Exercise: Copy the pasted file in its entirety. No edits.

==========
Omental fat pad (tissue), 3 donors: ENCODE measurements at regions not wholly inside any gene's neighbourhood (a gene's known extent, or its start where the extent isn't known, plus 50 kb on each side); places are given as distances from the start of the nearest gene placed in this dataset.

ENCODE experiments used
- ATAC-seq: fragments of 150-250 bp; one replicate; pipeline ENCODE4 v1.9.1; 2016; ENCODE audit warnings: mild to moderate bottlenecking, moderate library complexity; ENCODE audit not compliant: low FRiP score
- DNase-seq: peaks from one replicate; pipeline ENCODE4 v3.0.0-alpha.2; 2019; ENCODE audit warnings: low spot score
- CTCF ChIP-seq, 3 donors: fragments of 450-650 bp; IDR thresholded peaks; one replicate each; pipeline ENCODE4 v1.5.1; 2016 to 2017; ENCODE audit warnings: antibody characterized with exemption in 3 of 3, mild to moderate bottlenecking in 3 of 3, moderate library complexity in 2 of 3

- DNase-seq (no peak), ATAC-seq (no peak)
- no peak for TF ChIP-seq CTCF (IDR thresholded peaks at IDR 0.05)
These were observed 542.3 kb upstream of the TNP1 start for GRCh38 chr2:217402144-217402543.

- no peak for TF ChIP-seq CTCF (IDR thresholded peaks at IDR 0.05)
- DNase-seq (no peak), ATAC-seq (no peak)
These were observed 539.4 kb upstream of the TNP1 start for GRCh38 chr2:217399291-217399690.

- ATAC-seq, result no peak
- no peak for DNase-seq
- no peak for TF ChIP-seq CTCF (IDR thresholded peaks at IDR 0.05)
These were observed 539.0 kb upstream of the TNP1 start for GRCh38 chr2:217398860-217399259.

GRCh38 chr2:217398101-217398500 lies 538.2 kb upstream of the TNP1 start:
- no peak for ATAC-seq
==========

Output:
Omental fat pad (tissue), 3 donors: ENCODE measurements at regions not wholly inside any gene's neighbourhood (a gene's known extent, or its start where the extent isn't known, plus 50 kb on each side); places are given as distances from the start of the nearest gene placed in this dataset.

ENCODE experiments used
- ATAC-seq: fragments of 150-250 bp; one replicate; pipeline ENCODE4 v1.9.1; 2016; ENCODE audit warnings: mild to moderate bottlenecking, moderate library complexity; ENCODE audit not compliant: low FRiP score
- DNase-seq: peaks from one replicate; pipeline ENCODE4 v3.0.0-alpha.2; 2019; ENCODE audit warnings: low spot score
- CTCF ChIP-seq, 3 donors: fragments of 450-650 bp; IDR thresholded peaks; one replicate each; pipeline ENCODE4 v1.5.1; 2016 to 2017; ENCODE audit warnings: antibody characterized with exemption in 3 of 3, mild to moderate bottlenecking in 3 of 3, moderate library complexity in 2 of 3

- DNase-seq (no peak), ATAC-seq (no peak)
- no peak for TF ChIP-seq CTCF (IDR thresholded peaks at IDR 0.05)
These were observed 542.3 kb upstream of the TNP1 start for GRCh38 chr2:217402144-217402543.

- no peak for TF ChIP-seq CTCF (IDR thresholded peaks at IDR 0.05)
- DNase-seq (no peak), ATAC-seq (no peak)
These were observed 539.4 kb upstream of the TNP1 start for GRCh38 chr2:217399291-217399690.

- ATAC-seq, result no peak
- no peak for DNase-seq
- no peak for TF ChIP-seq CTCF (IDR thresholded peaks at IDR 0.05)
These were observed 539.0 kb upstream of the TNP1 start for GRCh38 chr2:217398860-217399259.

GRCh38 chr2:217398101-217398500 lies 538.2 kb upstream of the TNP1 start:
- no peak for ATAC-seq